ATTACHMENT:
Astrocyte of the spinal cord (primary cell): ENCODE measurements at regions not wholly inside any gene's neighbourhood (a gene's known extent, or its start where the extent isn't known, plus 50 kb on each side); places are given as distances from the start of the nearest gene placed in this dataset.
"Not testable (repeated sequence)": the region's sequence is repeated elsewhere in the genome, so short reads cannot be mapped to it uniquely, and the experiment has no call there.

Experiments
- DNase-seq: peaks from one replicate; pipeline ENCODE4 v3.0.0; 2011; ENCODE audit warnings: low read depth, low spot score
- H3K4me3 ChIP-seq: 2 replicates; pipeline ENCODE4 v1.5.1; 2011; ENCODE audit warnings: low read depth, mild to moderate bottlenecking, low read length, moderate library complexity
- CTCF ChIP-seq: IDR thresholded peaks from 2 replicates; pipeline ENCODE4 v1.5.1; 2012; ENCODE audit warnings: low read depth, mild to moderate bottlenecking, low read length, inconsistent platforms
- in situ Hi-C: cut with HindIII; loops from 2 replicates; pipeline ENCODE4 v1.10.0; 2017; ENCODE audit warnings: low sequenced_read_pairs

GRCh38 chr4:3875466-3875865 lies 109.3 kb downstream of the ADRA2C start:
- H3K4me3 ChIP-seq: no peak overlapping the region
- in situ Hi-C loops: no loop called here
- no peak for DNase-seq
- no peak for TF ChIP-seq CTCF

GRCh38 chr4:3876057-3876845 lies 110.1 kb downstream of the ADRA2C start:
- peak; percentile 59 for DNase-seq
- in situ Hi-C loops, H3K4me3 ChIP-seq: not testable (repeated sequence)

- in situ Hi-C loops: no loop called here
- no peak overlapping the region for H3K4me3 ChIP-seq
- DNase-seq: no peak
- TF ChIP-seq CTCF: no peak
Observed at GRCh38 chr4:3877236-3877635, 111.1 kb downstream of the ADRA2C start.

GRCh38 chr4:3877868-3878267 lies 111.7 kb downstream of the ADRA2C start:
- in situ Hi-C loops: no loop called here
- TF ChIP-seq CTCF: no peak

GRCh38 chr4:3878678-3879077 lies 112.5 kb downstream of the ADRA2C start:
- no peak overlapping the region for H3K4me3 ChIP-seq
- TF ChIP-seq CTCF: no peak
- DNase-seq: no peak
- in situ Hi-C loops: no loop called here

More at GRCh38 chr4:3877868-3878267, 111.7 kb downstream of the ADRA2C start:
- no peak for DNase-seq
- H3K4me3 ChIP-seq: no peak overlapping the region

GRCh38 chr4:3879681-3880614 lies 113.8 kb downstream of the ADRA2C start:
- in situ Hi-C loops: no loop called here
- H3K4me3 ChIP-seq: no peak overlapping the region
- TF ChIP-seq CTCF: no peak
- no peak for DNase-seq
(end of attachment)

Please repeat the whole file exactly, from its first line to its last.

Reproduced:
Astrocyte of the spinal cord (primary cell): ENCODE measurements at regions not wholly inside any gene's neighbourhood (a gene's known extent, or its start where the extent isn't known, plus 50 kb on each side); places are given as distances from the start of the nearest gene placed in this dataset.
"Not testable (repeated sequence)": the region's sequence is repeated elsewhere in the genome, so short reads cannot be mapped to it uniquely, and the experiment has no call there.

Experiments
- DNase-seq: peaks from one replicate; pipeline ENCODE4 v3.0.0; 2011; ENCODE audit warnings: low read depth, low spot score
- H3K4me3 ChIP-seq: 2 replicates; pipeline ENCODE4 v1.5.1; 2011; ENCODE audit warnings: low read depth, mild to moderate bottlenecking, low read length, moderate library complexity
- CTCF ChIP-seq: IDR thresholded peaks from 2 replicates; pipeline ENCODE4 v1.5.1; 2012; ENCODE audit warnings: low read depth, mild to moderate bottlenecking, low read length, inconsistent platforms
- in situ Hi-C: cut with HindIII; loops from 2 replicates; pipeline ENCODE4 v1.10.0; 2017; ENCODE audit warnings: low sequenced_read_pairs

GRCh38 chr4:3875466-3875865 lies 109.3 kb downstream of the ADRA2C start:
- H3K4me3 ChIP-seq: no peak overlapping the region
- in situ Hi-C loops: no loop called here
- no peak for DNase-seq
- no peak for TF ChIP-seq CTCF

GRCh38 chr4:3876057-3876845 lies 110.1 kb downstream of the ADRA2C start:
- peak; percentile 59 for DNase-seq
- in situ Hi-C loops, H3K4me3 ChIP-seq: not testable (repeated sequence)

- in situ Hi-C loops: no loop called here
- no peak overlapping the region for H3K4me3 ChIP-seq
- DNase-seq: no peak
- TF ChIP-seq CTCF: no peak
Observed at GRCh38 chr4:3877236-3877635, 111.1 kb downstream of the ADRA2C start.

GRCh38 chr4:3877868-3878267 lies 111.7 kb downstream of the ADRA2C start:
- in situ Hi-C loops: no loop called here
- TF ChIP-seq CTCF: no peak

GRCh38 chr4:3878678-3879077 lies 112.5 kb downstream of the ADRA2C start:
- no peak overlapping the region for H3K4me3 ChIP-seq
- TF ChIP-seq CTCF: no peak
- DNase-seq: no peak
- in situ Hi-C loops: no loop called here

More at GRCh38 chr4:3877868-3878267, 111.7 kb downstream of the ADRA2C start:
- no peak for DNase-seq
- H3K4me3 ChIP-seq: no peak overlapping the region

GRCh38 chr4:3879681-3880614 lies 113.8 kb downstream of the ADRA2C start:
- in situ Hi-C loops: no loop called here
- H3K4me3 ChIP-seq: no peak overlapping the region
- TF ChIP-seq CTCF: no peak
- no peak for DNase-seq